Finally, though there’s really no benefit of using multiple GPUs unless you have a very large domain. A K40 has 12GB of memory, so unless you’re using more than that, using multi-GPUs probably wont help you here.

  • Mat

Thanks, Mat,

Also, what’s the trip count? Looks like “n_cols” value changes from row to row, but if it’s always a larger value (like over a 1000), then you might justify the cost. If it’s small, then no.

Yes, but it’s always a small value.

but have a random access pattern with “x” (bad).However, you use both “const” and “restrict” with “x” so the compiler will most likely put “x” into textured memory and thus mitigate the poor memory access of “x”.

Should I change this access pattern for GPU parallel?

How big is “n_rows”?

it’s over a 1000.

If “n_rows” is large, and “n_cols” is small, then it’s probably better to run the “ii” loop sequentially.

That’ true. “n_rows” value changes from invoking this function each time, and it’s generally taper off.
I want to add an if statements for justifying the cost. If do, can I reduce the cost of the overhead? Example as follow:

#pragma acc parallel loop present(ms,mc,x,y) if(n_rows > 1000)



Case #1: Inner loop reduction
Case #2: Inner loop sequential

According to my description above, should I choose the second case?

Granted, the performance is often slower but so long as you profile your code (easiest to set the environment variable PGI_ACC_TIME, but using pgprof will give you more details), you can see the impact of the performance of above kernels. Later you can go back an optimize the data movement.

If I want to managing data explicitly, where do I add openACC directives? Outside of “for loop” or “mat_vec functions”?

Do you use MPI? If so, then you just need to run with 2 MPI ranks and assign each rank to a particular GPU via a call to “acc_set_device_num”.

Yes, but I really do want to use OpenMP to parallelize across multiple GPUs. Should I via a call to “acc_set_device_num”?

A K40 has 12GB of memory, so unless you’re using more than that, using multi-GPUs probably wont help you here.

I have a Tesla K40c(11439MiB) and a Quadro K5000(4035MiB). Will the latter one reduce the performance?

best,

Jackie

Hi Jackie,

According to my description above, should I choose the second case?

Most likely. Though, it’s easy to try both cases.

I want to add an if statements for justifying the cost. If do, can I reduce the cost of the overhead?

You can but you’ll want to experiment to see what the correct value is. Data movement should also be a consideration. With the “if” statement, you’re implying that you’ll be using the host copy of the data sometimes and the device copy others. If you’re planning on updating the data each time you enter the routine, then it’s not a problem. However, it’s preferred to copy the data to the device once, perform all computation on the device, then copy the data back at the end. Using the “if”, will prevent this.

If I want to managing data explicitly, where do I add openACC directives? Outside of “for loop” or “mat_vec functions”?

You can add the data directives as you enter this routine, but this will add overhead since you’ll be copying the data to the device every time the routine is called. You can start by adding them here, especially if you choose to use the “if” statement, but ideally you would manage the data higher up in your program.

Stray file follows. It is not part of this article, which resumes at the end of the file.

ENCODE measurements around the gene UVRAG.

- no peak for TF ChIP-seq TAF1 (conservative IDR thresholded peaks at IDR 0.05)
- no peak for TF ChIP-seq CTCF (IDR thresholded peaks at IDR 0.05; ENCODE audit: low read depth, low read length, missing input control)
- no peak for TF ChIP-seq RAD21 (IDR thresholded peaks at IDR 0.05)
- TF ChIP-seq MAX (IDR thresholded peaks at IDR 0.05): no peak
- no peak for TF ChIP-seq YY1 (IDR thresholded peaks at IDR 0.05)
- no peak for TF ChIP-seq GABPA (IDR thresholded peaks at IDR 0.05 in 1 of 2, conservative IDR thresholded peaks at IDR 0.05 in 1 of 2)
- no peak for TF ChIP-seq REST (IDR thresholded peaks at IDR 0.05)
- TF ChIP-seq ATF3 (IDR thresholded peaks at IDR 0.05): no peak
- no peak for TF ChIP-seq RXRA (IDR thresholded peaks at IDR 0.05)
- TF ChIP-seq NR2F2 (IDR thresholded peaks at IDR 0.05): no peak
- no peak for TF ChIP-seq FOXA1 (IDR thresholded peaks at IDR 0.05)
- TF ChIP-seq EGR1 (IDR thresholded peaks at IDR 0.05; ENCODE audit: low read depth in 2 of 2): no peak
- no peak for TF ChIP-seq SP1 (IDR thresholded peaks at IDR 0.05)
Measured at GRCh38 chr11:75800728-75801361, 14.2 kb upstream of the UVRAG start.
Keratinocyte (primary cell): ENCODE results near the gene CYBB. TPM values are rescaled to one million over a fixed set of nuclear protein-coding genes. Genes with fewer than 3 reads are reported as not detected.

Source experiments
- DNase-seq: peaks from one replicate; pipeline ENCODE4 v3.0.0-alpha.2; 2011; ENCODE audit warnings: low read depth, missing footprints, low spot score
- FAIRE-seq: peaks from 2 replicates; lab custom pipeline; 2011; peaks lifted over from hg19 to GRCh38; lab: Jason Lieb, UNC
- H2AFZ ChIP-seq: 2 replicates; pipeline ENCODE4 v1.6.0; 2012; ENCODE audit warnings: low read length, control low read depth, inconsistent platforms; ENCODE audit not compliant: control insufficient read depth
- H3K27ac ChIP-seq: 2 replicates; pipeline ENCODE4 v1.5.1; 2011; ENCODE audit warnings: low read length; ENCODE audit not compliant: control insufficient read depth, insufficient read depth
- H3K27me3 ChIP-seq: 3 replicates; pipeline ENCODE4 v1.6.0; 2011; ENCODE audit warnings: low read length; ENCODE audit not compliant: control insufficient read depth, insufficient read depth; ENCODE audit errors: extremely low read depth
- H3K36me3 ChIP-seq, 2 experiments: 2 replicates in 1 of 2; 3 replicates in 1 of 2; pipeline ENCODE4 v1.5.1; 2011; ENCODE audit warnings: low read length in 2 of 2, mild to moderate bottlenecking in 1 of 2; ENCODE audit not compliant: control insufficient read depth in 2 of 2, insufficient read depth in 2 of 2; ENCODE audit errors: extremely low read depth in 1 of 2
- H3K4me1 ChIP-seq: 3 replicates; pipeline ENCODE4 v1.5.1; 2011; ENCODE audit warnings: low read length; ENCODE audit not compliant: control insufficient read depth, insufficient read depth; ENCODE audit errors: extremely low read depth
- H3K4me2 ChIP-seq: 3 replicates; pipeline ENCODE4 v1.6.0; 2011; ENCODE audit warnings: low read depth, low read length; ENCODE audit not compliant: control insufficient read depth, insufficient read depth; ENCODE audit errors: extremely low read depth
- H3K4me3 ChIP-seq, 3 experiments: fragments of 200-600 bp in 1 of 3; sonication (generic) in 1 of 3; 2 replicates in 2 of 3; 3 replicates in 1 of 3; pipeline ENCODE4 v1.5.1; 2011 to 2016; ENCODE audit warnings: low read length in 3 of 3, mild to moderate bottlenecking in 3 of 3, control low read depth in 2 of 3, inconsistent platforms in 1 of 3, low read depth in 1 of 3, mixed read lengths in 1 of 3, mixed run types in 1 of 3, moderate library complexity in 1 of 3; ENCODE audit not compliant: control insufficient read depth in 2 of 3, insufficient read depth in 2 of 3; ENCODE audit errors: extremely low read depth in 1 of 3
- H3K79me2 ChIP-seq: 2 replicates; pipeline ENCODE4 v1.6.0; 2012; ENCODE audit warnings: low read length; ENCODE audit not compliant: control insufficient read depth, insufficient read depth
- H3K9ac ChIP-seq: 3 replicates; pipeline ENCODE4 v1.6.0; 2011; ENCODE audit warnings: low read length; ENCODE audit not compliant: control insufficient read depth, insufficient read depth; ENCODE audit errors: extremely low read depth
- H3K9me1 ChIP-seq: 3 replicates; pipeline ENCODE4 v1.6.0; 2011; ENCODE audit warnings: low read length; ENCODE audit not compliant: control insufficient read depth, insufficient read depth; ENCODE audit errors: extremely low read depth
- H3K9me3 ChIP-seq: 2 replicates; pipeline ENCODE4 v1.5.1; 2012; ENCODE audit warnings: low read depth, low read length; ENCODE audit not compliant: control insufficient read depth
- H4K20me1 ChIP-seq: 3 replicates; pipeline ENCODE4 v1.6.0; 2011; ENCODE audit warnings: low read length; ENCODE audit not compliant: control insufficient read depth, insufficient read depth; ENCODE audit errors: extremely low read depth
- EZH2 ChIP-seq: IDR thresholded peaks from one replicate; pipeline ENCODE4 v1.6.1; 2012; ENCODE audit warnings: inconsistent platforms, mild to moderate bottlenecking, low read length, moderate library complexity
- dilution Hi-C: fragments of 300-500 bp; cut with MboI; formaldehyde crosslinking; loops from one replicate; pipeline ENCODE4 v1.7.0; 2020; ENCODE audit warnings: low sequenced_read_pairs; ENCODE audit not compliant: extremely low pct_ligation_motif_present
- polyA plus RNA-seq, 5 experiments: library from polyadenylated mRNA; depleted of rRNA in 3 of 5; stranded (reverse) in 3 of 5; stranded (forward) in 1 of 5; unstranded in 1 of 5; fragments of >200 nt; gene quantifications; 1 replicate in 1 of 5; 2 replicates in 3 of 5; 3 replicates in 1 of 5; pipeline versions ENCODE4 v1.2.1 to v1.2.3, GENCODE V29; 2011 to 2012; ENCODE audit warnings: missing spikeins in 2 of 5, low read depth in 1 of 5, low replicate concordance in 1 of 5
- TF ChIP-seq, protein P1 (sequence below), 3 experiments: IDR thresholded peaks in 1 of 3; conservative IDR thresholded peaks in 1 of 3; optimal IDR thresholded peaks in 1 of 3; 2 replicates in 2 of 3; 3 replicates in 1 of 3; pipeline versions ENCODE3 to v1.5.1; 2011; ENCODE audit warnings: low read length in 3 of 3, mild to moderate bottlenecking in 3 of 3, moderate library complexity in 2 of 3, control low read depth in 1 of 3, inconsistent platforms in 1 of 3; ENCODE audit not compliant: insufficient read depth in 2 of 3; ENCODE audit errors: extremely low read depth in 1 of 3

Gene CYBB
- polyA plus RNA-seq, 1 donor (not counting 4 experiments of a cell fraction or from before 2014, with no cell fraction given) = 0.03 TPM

I recommend using unstructured data regions at the same time as you build your data structures. Then use update directives to synchronize your data. For an example, you can get the example source code from Chapter 5 of Parallel Programming with OpenACC
on data management (I wrote the chapter).
See: https://github.com/rmfarber/ParallelProgrammingWithOpenACC

In particular, look at how I did the data management in the “array_of_structs.c” example. If you’re using C++, there’s examples on using classes as well.

Yes, but I really do want to use OpenMP to parallelize across multiple GPUs. Should I via a call to “acc_set_device_num”?

You would use “acc_set_device_num” to assign each OpenMP thread to a device. I don’t have a small example to post, but here’s the basic steps you’ll need to do. I’m using pseudo-code.

// Get the number of threads
// Determine the block size for each thread
// OMP parallelize over the blocks.

#pragma omp parallel for
    for (cs_lnum_t block = 0; block < num_blocks; ++block) {

// Assign the OMP threads to a device
    devnum = thdid % number_of_devices;
    acc_set_device_num(devnum, acc_device_type());

// Determine which data gets copied to which device
    start_elem = (block*sizeof_block)
    end_elem = start_elem + sizeof_block;
    
// Create your data structures on each of the devices
   #pragma acc enter data copyin(y[start_elem:sizeof_block])

// Be sure to copy over all of "x" and other shared arrays to each device
   #pragma acc enter data copyin(x[0:sizeof_x])
... code to copy ms and mc (I don't know the structure so don't know how to copy them over)

  if (!exclude_diag) { 

#pragma acc parallel loop present(ms,mc,x,y)
for (cs_lnum_t ii = start_elem; ii < end_elem; ii++) { 
... do the computation
}

 } else {

#pragma acc parallel loop present(ms,mc,x,y)
for (cs_lnum_t ii = start_elem; ii < end_elem; ii++) { 
... do the exclude diagnonal computation
}

}

// Copy back the results and delete the device data
  #pragma acc exit data copyout(y[start_elem:sizeof_block])
  #pragma acc exit data delete(x)
... delete ms and mc structures.

} // end the omp block loop



I have a Tesla K40c(11439MiB) and a Quadro K5000(4035MiB). Will the latter one reduce the performance?

Possibly. You’d want to load balance where you size the blocks so that the K40 gets more work.

  • Mat